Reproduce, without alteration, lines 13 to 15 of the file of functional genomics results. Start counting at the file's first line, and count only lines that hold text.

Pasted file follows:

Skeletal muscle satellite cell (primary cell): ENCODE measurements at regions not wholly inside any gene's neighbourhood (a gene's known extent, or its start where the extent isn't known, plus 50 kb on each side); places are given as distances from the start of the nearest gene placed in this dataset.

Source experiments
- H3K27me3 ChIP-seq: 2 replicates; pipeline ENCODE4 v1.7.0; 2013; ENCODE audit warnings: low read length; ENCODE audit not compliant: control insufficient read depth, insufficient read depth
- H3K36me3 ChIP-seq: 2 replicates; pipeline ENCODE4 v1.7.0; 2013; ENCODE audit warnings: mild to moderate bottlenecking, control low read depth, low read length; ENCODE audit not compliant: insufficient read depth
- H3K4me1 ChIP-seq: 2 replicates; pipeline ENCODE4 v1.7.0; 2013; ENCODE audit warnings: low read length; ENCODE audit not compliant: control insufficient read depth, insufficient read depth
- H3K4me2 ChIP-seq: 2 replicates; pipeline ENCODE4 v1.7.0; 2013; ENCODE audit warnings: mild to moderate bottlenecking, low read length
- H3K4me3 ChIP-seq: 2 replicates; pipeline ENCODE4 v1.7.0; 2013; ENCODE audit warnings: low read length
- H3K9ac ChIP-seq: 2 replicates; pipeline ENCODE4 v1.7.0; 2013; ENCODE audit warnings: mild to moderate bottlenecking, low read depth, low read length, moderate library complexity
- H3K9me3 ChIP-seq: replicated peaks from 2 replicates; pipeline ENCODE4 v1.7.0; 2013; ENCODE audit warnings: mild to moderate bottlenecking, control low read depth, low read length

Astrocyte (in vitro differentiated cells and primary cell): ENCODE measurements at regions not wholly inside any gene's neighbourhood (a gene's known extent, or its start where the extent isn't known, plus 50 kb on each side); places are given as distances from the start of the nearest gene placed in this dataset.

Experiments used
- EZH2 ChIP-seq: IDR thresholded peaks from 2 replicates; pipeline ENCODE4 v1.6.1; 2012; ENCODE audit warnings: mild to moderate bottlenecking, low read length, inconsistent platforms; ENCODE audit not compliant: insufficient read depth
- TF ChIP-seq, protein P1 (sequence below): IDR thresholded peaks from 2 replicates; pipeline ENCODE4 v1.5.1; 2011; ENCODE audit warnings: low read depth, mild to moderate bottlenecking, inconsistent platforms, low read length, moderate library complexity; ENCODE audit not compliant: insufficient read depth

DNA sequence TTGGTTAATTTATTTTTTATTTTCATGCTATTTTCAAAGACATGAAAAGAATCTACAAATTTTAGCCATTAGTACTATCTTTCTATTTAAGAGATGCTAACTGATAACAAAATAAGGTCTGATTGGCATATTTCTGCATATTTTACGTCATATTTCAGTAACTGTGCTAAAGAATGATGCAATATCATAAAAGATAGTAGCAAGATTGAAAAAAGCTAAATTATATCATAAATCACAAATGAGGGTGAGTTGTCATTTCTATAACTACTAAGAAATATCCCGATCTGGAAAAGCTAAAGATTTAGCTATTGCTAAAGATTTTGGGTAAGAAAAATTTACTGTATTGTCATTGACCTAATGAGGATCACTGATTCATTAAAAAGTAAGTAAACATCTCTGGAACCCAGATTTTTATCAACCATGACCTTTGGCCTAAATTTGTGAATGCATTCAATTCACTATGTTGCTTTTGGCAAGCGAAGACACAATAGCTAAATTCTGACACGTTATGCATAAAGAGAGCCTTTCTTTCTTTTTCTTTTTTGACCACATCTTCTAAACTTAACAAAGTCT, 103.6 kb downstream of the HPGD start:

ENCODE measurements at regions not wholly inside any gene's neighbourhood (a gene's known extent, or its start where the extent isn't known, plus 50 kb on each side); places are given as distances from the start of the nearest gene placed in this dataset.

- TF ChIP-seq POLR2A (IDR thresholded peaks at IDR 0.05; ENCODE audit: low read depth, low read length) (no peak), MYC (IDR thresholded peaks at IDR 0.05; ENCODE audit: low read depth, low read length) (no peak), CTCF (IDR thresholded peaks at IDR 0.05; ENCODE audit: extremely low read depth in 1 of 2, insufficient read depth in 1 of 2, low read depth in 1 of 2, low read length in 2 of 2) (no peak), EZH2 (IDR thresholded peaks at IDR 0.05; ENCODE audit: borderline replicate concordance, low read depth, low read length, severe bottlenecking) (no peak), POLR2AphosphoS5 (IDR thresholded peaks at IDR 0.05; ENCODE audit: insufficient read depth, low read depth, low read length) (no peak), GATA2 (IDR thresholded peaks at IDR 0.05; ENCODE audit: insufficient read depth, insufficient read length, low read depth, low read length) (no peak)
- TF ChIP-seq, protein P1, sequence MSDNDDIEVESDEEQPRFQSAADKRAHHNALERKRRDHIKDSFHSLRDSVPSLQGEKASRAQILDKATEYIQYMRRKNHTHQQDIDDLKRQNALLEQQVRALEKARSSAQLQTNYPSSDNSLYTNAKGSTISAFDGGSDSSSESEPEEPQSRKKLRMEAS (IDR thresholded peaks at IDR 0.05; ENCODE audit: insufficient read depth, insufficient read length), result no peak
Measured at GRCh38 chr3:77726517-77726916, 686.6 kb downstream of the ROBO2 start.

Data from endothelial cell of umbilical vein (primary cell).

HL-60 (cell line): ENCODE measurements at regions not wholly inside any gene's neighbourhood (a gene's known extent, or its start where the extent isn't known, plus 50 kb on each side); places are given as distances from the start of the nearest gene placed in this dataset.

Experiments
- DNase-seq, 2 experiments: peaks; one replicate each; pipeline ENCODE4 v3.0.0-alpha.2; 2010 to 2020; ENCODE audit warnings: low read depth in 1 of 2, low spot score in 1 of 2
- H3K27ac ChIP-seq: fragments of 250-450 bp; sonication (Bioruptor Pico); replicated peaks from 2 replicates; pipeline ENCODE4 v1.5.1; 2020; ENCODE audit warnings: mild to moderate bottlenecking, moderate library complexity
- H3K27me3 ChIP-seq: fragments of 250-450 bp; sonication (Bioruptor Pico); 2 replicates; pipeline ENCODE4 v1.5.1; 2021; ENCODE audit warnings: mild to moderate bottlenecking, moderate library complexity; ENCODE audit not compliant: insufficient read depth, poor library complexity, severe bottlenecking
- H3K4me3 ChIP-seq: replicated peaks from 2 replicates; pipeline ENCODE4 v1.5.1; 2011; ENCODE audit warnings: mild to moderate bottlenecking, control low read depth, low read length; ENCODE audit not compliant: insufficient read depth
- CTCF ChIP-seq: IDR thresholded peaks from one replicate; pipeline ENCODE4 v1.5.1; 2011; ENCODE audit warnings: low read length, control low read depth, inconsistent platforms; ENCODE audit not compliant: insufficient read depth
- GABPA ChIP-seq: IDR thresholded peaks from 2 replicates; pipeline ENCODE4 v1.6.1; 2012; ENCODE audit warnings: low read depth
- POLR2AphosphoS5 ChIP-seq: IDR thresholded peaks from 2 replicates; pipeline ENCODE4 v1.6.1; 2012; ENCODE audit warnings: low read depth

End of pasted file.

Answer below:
- TF ChIP-seq, protein P1 (sequence below): IDR thresholded peaks from 2 replicates; pipeline ENCODE4 v1.5.1; 2011; ENCODE audit warnings: low read depth, mild to moderate bottlenecking, inconsistent platforms, low read length, moderate library complexity; ENCODE audit not compliant: insufficient read depth

DNA sequence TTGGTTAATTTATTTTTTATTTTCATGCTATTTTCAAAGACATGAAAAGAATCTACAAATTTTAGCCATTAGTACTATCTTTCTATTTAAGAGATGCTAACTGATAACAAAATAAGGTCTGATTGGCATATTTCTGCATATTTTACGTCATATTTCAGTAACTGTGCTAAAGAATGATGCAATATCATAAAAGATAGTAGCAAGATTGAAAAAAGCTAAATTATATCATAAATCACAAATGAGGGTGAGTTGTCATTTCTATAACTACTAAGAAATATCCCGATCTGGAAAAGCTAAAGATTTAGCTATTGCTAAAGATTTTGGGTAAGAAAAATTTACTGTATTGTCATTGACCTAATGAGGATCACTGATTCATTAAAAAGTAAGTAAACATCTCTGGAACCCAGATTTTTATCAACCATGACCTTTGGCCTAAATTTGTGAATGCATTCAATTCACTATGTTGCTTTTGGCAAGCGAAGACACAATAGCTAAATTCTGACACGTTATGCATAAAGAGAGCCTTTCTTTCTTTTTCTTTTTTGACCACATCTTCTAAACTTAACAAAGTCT, 103.6 kb downstream of the HPGD start:

ENCODE measurements at regions not wholly inside any gene's neighbourhood (a gene's known extent, or its start where the extent isn't known, plus 50 kb on each side); places are given as distances from the start of the nearest gene placed in this dataset.